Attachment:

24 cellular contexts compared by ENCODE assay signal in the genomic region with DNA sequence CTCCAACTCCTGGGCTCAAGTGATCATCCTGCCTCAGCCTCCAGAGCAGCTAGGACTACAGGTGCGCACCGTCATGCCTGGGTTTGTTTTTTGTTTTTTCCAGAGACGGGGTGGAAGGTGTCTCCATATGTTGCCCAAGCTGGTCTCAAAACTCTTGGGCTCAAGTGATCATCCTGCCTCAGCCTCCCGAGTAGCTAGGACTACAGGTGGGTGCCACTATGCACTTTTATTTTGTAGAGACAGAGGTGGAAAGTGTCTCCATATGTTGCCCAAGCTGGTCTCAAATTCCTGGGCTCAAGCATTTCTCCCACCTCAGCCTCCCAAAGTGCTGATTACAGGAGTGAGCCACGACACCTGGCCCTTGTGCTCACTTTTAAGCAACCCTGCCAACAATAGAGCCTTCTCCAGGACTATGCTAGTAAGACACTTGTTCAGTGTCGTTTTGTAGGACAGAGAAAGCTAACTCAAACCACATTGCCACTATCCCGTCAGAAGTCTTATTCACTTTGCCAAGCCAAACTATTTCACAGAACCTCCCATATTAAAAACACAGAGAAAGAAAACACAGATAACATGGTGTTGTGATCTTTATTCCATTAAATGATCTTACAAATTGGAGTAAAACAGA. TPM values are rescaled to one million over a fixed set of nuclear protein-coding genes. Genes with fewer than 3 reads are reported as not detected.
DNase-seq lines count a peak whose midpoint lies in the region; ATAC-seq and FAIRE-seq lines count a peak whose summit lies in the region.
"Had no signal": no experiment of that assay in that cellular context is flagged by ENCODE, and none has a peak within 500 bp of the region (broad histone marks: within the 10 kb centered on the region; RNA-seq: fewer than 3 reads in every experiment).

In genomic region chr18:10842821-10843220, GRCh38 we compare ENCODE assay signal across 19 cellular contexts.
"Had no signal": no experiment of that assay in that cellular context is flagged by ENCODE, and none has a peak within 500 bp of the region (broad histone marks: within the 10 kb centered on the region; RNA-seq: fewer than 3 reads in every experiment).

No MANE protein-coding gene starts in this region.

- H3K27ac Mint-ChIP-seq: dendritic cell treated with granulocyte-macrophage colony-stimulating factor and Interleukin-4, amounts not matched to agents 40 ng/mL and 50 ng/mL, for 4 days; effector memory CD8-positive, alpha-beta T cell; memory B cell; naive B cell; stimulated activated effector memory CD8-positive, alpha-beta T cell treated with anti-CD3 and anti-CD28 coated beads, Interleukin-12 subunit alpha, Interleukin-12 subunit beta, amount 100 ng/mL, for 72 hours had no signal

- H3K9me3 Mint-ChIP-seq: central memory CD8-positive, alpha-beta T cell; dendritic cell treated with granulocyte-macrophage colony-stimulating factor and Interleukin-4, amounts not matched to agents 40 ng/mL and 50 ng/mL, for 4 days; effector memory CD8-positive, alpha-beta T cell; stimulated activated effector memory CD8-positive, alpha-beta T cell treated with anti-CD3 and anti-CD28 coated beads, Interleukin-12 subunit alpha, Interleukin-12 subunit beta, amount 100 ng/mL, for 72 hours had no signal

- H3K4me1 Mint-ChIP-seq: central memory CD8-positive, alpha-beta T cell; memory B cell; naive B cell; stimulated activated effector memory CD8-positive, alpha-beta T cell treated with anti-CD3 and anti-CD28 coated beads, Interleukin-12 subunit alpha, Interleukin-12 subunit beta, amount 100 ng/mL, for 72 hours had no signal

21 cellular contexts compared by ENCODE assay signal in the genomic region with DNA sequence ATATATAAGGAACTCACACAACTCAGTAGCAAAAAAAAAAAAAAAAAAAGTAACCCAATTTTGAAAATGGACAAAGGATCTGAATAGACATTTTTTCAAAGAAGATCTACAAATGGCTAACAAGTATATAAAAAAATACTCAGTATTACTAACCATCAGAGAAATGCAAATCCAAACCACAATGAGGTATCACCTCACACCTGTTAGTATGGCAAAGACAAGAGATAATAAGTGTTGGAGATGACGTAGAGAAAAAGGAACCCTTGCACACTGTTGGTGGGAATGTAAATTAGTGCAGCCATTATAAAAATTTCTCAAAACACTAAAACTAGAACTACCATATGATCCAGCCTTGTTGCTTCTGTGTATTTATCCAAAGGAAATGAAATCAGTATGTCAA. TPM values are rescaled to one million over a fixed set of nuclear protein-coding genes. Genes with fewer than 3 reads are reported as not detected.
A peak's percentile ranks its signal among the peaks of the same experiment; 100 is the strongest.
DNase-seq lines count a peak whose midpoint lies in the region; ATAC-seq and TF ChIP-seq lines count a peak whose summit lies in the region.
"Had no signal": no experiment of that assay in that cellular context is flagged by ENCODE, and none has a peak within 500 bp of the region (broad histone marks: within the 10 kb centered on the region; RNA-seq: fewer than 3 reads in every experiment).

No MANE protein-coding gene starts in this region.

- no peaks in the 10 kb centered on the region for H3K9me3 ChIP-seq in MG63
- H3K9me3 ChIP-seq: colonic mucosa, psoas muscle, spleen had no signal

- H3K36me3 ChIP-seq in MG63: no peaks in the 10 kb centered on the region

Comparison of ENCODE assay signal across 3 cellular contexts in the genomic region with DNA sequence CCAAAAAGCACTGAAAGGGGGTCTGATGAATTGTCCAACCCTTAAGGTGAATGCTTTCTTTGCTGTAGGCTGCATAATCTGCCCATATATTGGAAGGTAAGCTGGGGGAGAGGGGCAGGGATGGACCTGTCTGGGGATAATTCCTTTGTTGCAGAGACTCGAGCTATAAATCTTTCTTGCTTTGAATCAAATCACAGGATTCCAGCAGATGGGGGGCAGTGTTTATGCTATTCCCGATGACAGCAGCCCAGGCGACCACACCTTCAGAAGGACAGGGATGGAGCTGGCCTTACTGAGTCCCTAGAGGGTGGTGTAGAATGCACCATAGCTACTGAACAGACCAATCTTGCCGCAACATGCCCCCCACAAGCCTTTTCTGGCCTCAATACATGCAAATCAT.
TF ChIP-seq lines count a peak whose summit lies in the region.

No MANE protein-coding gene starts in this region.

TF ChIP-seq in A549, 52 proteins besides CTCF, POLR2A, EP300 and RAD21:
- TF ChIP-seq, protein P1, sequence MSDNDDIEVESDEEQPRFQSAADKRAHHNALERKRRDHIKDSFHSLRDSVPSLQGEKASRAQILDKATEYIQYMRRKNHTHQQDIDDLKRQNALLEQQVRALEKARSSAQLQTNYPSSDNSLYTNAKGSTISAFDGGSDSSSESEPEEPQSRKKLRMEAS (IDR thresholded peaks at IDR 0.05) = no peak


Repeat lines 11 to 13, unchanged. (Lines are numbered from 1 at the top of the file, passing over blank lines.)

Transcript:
A peak's percentile ranks its signal among the peaks of the same experiment; 100 is the strongest.
DNase-seq lines count a peak whose midpoint lies in the region; ATAC-seq and TF ChIP-seq lines count a peak whose summit lies in the region.
"Had no signal": no experiment of that assay in that cellular context is flagged by ENCODE, and none has a peak within 500 bp of the region (broad histone marks: within the 10 kb centered on the region; RNA-seq: fewer than 3 reads in every experiment).